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A Practical Introduction to Ontologies & OWL. Session 3: Additional Exercises: Common Errors and how to correct them Michael Lutz based on Slides from the Co-ode OWL Tutorial available from http://www.co-ode.org/resources/tutorials/intro/. Overview. Elephant Traps Property Domain & Range

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a practical introduction to ontologies owl

A Practical Introduction to Ontologies & OWL

Session 3: Additional Exercises: Common Errors and how to correct them

Michael Lutz

based on Slides from the Co-ode OWL Tutorial available from http://www.co-ode.org/resources/tutorials/intro/

overview
Overview
  • Elephant Traps
    • Property Domain & Range
    • Property Characteristics – functional properties
    • Intersection
  • Negation in OWL – ComplementOf
  • Class expressions test
elephant traps
Elephant Traps

Common Errors in OWL generally include:

  • Disjoint misuse – often used on defined classes by mistake
  • Confusing AllValueFrom and SomeValuesFrom – some doesn’t imply only, and only doesn’t imply some
  • Forgetting to close class descriptions
  • Incorrect expectations of Domain and Range defined for properties
  • Incorrect use of Functional Properties
  • Using intersection (AND) instead of union (OR), where the members of the intersection are disjoint
property domain range

hasProperty

hasProperty

hasProperty

RangeClass

DomainClass

Property Domain & Range
  • If a relation is:subject_individual  hasProperty  object_individual
  • The domain is the class of the subject individual
  • The range is the class of the object individual(or a datatype if hasPropertyis a Datatype Property)
setting a domain range
Setting a Domain & Range
  • Setting a domain & range on a property has global implications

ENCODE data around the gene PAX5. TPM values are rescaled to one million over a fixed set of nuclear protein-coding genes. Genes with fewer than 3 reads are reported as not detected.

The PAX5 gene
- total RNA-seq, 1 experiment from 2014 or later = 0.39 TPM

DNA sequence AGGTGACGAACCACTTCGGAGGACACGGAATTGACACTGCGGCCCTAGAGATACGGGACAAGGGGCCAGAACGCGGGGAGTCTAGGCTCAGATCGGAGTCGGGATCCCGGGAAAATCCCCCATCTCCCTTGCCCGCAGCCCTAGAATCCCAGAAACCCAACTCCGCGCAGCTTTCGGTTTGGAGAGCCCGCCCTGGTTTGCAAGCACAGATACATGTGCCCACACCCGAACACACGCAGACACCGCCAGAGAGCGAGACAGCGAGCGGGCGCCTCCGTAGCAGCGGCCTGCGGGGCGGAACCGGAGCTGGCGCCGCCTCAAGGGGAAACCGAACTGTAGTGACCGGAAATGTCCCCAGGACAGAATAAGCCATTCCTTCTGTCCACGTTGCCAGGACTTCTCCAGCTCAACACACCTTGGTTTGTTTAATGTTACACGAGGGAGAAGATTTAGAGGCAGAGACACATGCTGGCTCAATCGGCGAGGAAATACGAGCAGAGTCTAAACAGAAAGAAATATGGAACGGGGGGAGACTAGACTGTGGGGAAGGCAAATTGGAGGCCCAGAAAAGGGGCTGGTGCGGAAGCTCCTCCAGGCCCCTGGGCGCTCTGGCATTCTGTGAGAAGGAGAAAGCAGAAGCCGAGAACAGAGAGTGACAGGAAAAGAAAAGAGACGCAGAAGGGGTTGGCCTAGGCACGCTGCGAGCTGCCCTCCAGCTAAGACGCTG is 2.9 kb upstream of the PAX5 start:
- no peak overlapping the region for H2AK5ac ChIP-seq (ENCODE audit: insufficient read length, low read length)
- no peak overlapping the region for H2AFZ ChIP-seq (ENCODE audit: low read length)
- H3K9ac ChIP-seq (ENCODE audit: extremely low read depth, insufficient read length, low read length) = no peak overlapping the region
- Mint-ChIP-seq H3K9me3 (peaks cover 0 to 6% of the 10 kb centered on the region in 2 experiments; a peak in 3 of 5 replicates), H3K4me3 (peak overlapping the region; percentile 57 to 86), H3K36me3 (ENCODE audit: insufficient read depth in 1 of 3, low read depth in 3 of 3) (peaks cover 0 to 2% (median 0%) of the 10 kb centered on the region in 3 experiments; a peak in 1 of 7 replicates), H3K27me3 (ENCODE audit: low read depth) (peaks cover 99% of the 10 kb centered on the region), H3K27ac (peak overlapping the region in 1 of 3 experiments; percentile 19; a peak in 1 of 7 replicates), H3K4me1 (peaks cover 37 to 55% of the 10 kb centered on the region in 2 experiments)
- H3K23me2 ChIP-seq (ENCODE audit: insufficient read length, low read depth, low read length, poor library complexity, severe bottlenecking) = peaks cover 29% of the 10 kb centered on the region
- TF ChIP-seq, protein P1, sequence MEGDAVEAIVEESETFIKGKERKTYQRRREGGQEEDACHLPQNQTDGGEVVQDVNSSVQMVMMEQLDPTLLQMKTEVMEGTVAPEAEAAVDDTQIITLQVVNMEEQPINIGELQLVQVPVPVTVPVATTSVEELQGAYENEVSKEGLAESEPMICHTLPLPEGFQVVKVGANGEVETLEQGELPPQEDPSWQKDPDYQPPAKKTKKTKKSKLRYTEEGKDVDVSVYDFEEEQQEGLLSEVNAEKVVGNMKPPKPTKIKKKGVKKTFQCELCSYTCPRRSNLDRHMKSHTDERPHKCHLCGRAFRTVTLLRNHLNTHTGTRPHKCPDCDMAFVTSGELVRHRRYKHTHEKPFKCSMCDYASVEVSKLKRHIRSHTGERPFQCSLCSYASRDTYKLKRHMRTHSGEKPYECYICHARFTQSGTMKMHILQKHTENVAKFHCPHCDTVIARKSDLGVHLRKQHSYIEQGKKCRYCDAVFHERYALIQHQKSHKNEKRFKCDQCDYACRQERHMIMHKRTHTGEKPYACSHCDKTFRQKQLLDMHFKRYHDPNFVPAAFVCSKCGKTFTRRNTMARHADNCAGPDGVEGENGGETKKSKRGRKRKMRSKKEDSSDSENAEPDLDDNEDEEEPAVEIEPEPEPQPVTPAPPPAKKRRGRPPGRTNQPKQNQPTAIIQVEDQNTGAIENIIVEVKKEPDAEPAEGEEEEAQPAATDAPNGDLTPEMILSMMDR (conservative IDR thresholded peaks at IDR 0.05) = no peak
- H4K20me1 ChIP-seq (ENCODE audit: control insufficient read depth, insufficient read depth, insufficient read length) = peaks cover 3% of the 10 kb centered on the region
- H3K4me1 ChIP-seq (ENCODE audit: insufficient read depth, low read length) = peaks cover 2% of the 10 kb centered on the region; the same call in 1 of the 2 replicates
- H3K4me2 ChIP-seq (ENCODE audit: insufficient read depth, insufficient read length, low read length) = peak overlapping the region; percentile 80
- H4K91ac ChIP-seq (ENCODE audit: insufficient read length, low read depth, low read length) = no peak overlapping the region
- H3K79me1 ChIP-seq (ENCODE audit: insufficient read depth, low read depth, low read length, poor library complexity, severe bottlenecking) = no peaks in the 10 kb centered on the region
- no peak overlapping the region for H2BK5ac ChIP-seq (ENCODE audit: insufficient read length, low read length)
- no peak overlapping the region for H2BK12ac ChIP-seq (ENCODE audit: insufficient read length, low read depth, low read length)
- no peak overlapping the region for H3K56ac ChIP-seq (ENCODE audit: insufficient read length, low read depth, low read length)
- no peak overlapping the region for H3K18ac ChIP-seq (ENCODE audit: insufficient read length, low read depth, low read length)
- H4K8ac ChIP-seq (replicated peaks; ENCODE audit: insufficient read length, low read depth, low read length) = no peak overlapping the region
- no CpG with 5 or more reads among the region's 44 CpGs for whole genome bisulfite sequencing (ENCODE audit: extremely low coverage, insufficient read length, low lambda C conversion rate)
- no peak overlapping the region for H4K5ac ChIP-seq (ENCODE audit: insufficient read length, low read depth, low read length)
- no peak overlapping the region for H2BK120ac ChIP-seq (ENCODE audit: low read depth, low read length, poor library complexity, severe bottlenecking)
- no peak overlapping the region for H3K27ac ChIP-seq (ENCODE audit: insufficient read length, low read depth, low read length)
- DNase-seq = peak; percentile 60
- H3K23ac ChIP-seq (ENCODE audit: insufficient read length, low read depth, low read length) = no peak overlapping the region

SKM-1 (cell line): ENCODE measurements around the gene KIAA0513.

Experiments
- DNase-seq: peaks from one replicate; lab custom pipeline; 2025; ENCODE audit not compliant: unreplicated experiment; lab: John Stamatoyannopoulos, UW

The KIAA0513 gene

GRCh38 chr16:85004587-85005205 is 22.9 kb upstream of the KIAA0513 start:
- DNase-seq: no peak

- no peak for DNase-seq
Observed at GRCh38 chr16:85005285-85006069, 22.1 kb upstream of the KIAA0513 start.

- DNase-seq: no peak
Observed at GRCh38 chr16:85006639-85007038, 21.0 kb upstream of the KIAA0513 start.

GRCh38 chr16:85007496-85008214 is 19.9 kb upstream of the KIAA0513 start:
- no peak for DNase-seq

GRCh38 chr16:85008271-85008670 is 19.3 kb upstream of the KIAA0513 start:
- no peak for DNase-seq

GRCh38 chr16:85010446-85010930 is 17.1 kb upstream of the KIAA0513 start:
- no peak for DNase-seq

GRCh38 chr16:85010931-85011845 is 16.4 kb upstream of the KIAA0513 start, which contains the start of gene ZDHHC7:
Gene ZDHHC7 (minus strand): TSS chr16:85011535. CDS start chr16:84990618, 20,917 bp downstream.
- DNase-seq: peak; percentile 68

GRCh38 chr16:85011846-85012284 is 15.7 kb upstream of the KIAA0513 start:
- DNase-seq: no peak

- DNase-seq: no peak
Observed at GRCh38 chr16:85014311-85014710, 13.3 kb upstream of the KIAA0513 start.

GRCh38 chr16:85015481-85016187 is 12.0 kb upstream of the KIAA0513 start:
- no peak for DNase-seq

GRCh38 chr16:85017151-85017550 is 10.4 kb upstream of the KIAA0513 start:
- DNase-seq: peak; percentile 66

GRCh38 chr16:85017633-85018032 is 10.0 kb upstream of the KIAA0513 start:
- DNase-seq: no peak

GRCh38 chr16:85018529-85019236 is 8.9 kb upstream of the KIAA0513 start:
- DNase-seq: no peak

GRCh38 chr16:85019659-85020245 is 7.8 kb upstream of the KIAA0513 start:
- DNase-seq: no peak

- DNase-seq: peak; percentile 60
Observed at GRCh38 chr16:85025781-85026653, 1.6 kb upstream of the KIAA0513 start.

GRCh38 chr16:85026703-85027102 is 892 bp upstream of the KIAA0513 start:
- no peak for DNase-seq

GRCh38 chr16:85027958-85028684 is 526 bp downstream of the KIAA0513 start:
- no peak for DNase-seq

• Be careful not to over-constrain your ontology
  • The domain & range can be set in the Properties Tab – just click Add named class(es)e.g. Setting a domain of Pizza on hasBase
  • Using a Universal Restriction on a Class is like setting a local range
semantics of domain range
Semantics of Domain & Range
  • Domain and Range are not used to restrict the interface
  • They are used by the reasoner to infer additional information about individuals
  • Any individual that uses a property with a domain set can be inferred to be a member of the domain class
  • the same holds for range
trap property domain reclassification
Trap: Property Domain Reclassification
  • Any Class that uses a property with a domain set in an existential restriction will be inferred to be a subclass of the domain class
  • This is because all individuals in this class must have at least one relationship using this property – therefore, all members of this class must be members of the domain class
  • If these classes are disjoint with the domain then they will come out inconsistent – another reason to check all your disjoints are set
  • The same does not apply to range
property characteristics
Property Characteristics
  • Inverses– if property p has inverse property q, and p links A to B, then it can be inferred that q links B to A